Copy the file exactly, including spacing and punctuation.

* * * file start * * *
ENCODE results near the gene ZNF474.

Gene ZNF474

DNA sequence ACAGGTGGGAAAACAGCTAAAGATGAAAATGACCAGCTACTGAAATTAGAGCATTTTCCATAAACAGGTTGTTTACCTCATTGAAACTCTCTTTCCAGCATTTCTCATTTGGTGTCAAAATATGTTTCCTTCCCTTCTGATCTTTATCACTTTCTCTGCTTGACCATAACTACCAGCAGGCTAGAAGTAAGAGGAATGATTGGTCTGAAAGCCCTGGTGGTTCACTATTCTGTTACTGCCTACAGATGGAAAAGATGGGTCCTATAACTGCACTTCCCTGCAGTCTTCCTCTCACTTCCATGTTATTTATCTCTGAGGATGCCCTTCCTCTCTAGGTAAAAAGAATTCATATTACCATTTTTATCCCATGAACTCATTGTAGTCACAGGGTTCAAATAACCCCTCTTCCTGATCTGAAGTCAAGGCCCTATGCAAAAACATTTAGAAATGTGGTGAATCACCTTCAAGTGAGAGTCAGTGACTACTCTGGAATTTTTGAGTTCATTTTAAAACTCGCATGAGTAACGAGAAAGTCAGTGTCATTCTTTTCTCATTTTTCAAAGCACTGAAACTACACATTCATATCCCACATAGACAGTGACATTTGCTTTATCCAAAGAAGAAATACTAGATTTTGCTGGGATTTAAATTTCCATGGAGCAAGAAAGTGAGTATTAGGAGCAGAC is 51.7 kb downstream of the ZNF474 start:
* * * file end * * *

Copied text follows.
ENCODE results near the gene ZNF474.

Gene ZNF474

DNA sequence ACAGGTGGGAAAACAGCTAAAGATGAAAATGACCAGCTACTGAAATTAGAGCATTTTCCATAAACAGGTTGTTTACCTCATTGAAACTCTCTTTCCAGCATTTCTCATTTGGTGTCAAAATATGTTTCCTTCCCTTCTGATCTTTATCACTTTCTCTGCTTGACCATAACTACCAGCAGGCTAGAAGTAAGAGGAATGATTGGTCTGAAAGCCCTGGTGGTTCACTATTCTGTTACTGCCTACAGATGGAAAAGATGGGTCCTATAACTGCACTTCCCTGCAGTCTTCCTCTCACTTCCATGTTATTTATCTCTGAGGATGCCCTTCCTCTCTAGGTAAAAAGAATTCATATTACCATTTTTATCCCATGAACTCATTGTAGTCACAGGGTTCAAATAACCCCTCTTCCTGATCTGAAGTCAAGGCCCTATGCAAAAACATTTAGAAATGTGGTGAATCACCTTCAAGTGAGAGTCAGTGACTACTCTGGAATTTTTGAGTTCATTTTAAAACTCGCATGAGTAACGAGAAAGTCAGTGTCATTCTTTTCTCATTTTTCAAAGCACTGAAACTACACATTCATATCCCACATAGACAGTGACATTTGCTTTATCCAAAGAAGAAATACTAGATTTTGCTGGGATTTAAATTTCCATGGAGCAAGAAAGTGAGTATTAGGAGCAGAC is 51.7 kb downstream of the ZNF474 start: